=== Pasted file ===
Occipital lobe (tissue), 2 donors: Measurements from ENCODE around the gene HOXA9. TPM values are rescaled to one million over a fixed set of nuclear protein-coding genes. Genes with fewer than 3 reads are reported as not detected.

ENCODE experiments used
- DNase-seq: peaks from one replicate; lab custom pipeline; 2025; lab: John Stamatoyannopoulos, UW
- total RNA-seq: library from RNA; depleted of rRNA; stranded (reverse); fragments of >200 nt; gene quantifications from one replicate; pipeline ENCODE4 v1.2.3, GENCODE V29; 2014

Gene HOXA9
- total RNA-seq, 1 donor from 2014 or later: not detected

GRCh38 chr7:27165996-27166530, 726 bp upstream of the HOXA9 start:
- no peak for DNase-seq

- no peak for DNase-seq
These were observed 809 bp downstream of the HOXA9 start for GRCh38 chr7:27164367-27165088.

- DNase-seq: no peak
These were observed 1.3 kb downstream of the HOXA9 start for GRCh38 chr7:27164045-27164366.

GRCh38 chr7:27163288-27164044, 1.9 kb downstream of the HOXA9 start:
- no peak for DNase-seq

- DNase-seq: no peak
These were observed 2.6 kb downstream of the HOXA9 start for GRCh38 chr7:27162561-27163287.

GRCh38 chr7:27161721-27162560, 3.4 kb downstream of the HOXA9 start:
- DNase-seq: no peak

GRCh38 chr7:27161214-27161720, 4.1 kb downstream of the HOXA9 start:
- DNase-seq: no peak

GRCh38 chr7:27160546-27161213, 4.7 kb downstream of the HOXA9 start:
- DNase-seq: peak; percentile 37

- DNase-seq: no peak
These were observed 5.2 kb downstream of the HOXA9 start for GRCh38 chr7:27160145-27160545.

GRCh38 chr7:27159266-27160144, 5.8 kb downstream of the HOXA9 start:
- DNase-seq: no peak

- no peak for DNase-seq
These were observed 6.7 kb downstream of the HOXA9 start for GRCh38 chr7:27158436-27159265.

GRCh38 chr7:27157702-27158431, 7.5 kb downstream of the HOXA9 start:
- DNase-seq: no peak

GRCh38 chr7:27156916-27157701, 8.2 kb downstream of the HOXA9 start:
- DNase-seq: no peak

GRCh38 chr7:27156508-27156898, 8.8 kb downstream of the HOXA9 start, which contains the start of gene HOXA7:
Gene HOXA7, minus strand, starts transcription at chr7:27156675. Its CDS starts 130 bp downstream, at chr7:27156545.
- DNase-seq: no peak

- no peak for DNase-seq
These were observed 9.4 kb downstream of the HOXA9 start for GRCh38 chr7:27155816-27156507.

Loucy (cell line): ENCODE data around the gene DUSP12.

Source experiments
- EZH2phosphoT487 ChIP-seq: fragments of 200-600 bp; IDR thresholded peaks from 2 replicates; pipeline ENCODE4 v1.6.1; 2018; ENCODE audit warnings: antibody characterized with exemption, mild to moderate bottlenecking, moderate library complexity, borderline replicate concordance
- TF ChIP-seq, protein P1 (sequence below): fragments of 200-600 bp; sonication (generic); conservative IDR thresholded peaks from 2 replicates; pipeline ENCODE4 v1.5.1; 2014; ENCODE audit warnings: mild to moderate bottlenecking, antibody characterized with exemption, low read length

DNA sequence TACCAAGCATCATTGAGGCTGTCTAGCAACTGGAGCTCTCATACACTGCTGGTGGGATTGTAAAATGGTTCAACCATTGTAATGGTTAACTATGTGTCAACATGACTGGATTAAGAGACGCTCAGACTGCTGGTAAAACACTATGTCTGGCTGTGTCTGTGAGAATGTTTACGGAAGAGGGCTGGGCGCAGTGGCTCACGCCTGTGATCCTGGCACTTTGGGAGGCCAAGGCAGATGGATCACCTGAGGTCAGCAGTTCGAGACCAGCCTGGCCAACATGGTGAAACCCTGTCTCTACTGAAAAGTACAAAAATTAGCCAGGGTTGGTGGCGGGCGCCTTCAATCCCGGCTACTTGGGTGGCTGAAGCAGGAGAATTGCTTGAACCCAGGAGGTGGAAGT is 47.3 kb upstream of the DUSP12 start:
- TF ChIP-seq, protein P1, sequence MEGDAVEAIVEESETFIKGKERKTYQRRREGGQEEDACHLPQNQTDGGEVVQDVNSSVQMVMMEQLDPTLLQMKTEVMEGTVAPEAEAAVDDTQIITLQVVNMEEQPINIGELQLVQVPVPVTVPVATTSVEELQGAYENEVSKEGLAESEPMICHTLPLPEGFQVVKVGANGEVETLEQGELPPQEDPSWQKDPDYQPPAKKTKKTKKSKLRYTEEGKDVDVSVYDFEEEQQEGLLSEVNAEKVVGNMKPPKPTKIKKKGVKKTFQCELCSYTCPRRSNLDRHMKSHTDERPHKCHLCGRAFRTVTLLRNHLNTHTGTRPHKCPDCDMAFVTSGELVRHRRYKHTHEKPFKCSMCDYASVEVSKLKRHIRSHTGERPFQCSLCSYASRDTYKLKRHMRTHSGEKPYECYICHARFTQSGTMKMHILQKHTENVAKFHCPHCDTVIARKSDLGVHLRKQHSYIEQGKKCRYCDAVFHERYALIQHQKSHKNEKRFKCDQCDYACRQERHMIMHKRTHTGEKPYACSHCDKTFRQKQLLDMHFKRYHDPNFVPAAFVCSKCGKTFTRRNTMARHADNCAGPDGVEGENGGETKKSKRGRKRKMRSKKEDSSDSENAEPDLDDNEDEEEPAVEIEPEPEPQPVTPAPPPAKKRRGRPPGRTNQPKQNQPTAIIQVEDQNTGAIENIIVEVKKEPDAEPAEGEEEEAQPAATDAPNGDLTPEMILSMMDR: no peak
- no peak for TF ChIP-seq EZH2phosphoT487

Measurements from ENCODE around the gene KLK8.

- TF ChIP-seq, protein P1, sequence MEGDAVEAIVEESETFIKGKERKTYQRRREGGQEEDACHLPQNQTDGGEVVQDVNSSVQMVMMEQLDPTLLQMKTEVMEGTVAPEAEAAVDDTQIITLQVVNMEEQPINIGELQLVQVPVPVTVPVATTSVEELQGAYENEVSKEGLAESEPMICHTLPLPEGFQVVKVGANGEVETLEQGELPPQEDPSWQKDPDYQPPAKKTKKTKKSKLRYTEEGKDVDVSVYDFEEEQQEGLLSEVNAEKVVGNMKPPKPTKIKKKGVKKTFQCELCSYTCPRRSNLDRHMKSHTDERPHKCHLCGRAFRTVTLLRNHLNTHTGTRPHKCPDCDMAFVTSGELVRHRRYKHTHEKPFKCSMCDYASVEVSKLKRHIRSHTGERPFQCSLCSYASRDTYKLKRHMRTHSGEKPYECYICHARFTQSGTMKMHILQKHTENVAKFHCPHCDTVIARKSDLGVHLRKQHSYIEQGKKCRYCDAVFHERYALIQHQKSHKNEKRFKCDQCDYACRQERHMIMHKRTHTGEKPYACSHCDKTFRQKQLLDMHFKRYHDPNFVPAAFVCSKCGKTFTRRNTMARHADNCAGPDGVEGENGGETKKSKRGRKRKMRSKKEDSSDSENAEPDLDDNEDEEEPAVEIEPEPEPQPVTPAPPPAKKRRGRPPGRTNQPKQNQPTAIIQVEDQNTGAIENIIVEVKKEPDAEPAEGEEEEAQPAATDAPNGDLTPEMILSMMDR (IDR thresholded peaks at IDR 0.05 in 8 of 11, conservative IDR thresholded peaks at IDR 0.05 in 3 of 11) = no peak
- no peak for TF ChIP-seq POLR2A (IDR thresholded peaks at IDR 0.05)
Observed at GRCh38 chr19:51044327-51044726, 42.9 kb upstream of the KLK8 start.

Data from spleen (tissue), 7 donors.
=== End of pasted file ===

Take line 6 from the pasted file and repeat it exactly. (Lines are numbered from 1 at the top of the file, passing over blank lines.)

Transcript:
- total RNA-seq, 1 donor from 2014 or later: not detected